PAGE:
Re-Setting Narrative Expectations

The Twenty-first century’s expectations of narrative are markedly different to those of the Fourteenth. In Chaucer’s time a tale was expected to have some sort of moral message which would often be linked to the older tales of the Bible’s Old and New Testaments. Allegorical sense was an important part of Middle English literature communicating spiritual truisms and insights. In The Stonecutter’s Tale allegory plays a smaller part within the main narrative of the mystery of Saint Erkenwald and is arguably absent from the folk-tale sub-plot of The Peddler of Swaffham. Another factor in the writing of such a narrative poem was to be able to create a picture of London in Medieval times using the form most commonly in use at the time. Saint Erkenwald was written as an alliterative long line poem with little or no rhyme. This was unusual and proved less popular than the rhymed couplets and blank verse that was to later dominate English Literature. The Peddler of Swaffham is a tale that although set in Medieval England is unlikely to have been first written in the period. The earliest version that I have come across has been a prose rendering which nonetheless does not rule out a poetic origin for the story.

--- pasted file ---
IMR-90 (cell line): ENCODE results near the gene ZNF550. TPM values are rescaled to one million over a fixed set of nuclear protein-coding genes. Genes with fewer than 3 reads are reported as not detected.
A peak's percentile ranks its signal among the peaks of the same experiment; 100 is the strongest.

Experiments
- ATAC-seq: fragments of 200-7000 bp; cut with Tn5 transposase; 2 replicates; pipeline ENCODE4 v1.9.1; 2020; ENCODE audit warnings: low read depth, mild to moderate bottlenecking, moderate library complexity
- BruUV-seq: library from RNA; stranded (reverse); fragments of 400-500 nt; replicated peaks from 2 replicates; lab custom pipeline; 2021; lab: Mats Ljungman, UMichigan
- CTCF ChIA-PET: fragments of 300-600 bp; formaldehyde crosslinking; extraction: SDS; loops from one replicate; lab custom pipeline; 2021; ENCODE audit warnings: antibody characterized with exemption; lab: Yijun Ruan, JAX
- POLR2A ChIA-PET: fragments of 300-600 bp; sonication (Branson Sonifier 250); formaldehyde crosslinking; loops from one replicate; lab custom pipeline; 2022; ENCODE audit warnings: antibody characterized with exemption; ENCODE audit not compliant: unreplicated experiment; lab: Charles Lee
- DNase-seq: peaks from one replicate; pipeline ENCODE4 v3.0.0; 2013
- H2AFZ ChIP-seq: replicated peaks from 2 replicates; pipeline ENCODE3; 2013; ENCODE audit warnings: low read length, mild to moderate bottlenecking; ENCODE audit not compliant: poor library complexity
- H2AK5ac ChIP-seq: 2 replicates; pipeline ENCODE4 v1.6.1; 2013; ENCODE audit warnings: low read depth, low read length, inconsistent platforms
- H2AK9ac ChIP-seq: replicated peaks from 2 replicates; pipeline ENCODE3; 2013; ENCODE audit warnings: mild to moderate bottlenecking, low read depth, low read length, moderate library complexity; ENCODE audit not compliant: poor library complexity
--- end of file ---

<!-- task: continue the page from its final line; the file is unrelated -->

Another factor in the writing of such a narrative poem was to be able to create a picture of London in Medieval times using the form most commonly in use at the time. Saint Erkenwald was written as an alliterative long line poem with little or no rhyme.  This was unusual and proved less popular than the rhymed couplets and blank verse that was to later dominate English Literature. The Peddler of Swaffham is a tale that although set in Medieval England is unlikely to have been first written in the period. The earliest version that I have come across has been a prose rendering which nonetheless does not rule out a poetic origin for the story.

About 14thcenturypoet

Author of Mandorlinfiore, an historical fantasy based on traditional Italian folk tales...
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